What have you bought? Ha!

Classic Bike Guide - - Welcome - Matt Hull edi­tor@clas­sicbikegui­de.com

IT IS ONE OF THE MOST EX­CIT­ING THINGS US old bike lovers can do; ac­quire a new bike. A seed of a par­tic­u­lar model is sown, fol­lowed by co­pi­ous evenings re­search­ing, read­ing about the his­tory, look­ing for com­mon parts with other mod­els, ask­ing folk what to look for and what to avoid. Then you find one.

There fol­lows the in­fa­mous cat-and­mouse, with you play­ing the stoney-faced poker player as you go to view a pos­si­ble pur­chase, giv­ing an im­pres­sion you're not re­ally, re­ally keen and just want to buy it. A deal is done. Get­ting said ma­chine home and yet more dis­cov­ery starts. Pulling pan­els off, lis­ten­ing for noises, try­ing it out on a ride. It's a pe­riod of ex­treme sen­sa­tions, of ex­cite­ment, of fear, of what joy is to be­come.

My re­cent ex­pe­ri­ence was a lit­tle dif­fer­ent. I'd spilled my in­ner feel­ings about the Rl00RS last month, so my re­search was there. Then Neville rang up: 'Found you a BMW.It's cheap, needs a few bits. I told him you'd have it'. Oh.

A cheap BMW,and an RlO0no less?

One that hasn't been turned into some city banker's idea of a cafe racer? I did some quick cal­cu­la­tions, re­alised I couldn't af­ford to buy it, re­alised I didn't need it, and shot straight over to see it ...

One let­ter had been omit­ted from the de­scrip­tion - it was an RlO0RT,not RS.There, in front ofme was the full-on, barn­door-faired ver­sion; bub­ble burst.

Oh, and it was an ex-po­lice one, in white, com­plete with blue stick­ers and crash­bars. To this ex-dis­patch rider it was like swear­ing in front of mother. Oh.

Still, it's a boxer, has the brief­cases strapped to the sides, rocks when I rev it and the RTis only a few pan­els and han­dle­bars from meta­mor­phos­ing into an RS.And I can paint. I bought it.

I'll spare you the work needed to bring it back to life, but it sailed (with that fair­ing you have lit­tle choice) through an MoT,taken at the same time as Nev's flat tracker. I'd rid­den the long way to make sure all was okay, while Nev had rid­den down the dirt lanes and through the ford, some­how los­ing the gear lever. Luck­ily,a pass­ing Land Rover lent him a set of mole grips for a most el­e­gant hand change!

They man­aged to find a lever, tested the bulb horn and we were both al­lowed out to play.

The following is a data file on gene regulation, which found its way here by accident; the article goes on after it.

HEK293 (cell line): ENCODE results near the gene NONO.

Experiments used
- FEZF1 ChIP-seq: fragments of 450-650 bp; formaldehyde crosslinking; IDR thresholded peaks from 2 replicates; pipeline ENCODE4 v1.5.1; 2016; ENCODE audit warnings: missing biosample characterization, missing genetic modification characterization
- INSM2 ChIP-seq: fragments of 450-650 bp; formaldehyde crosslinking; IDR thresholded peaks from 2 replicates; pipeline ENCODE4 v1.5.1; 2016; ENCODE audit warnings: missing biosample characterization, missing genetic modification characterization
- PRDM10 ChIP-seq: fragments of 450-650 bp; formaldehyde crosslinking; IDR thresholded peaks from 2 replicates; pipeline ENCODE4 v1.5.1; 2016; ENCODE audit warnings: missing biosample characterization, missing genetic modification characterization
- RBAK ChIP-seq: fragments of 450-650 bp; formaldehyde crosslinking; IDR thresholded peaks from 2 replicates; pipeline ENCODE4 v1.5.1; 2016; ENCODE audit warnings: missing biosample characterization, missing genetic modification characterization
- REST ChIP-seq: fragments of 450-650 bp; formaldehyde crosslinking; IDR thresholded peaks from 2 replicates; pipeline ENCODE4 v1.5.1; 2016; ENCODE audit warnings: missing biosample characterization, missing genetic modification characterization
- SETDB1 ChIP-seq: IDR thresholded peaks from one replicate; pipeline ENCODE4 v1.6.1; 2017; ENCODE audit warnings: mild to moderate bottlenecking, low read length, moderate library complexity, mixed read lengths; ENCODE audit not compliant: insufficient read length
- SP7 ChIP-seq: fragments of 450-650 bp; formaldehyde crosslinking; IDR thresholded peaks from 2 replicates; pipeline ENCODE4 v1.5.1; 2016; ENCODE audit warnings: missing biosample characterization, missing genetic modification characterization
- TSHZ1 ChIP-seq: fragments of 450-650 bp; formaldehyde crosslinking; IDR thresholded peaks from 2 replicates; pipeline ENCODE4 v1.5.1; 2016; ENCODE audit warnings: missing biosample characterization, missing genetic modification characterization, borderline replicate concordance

Since the lock up has been loos­ened

I've been bim­bling around the coast, ad­just­ing the carbs at the side of the road, en­joy­ing that fair­ing and be­ing on a bike that's new enough to be re­li­able, but old enough to have soul; to com­mu­ni­cate with you. I may have found the happy medium. I can even carry heavy cam­era gear with­out guilt. I've spent much of my life dream­ing of sports bikes, so this is a re­laxed an­ti­dote; the old 'ex-job' tourer bring­ing a dif­fer­ent ex­pe­ri­ence to my B31, or the mod­ern Tri­umph Scram­bler.

Mean­while, I've been pes­ter­ing the Nor­ton and BMW­parts world and we are so lucky in this lit­tle world of old bikes to have such a good back up. All I spoke to were open, work­ing around the is­sues, all had the parts I needed and con­sid­er­ing how many of cer­tain parts they must sell in a year, prices were rea­son­able. Thank you!

Else­where, we popped over to shoot Neville's flat tracker in the gar­den and Maria has been try­ing to get the Benelli to fire, but it isn't play­ing ball. The Nor­ton is get­ting some love, and Nev gave me an Amer­i­can book about Tri­umph that is most in­ter­est­ing to look at, see­ing the his­tory from the US point of view.

Hope you're all en­joy­ing the weather and do­ing what you can to keep smil­ing in this crazy world. We'll keep bring­ing you the best fea­tures we can, so en­joy themag!

Thanks for all the emails you're send­ing in, it's great to hear what you've been up to. Keep them com­ing!

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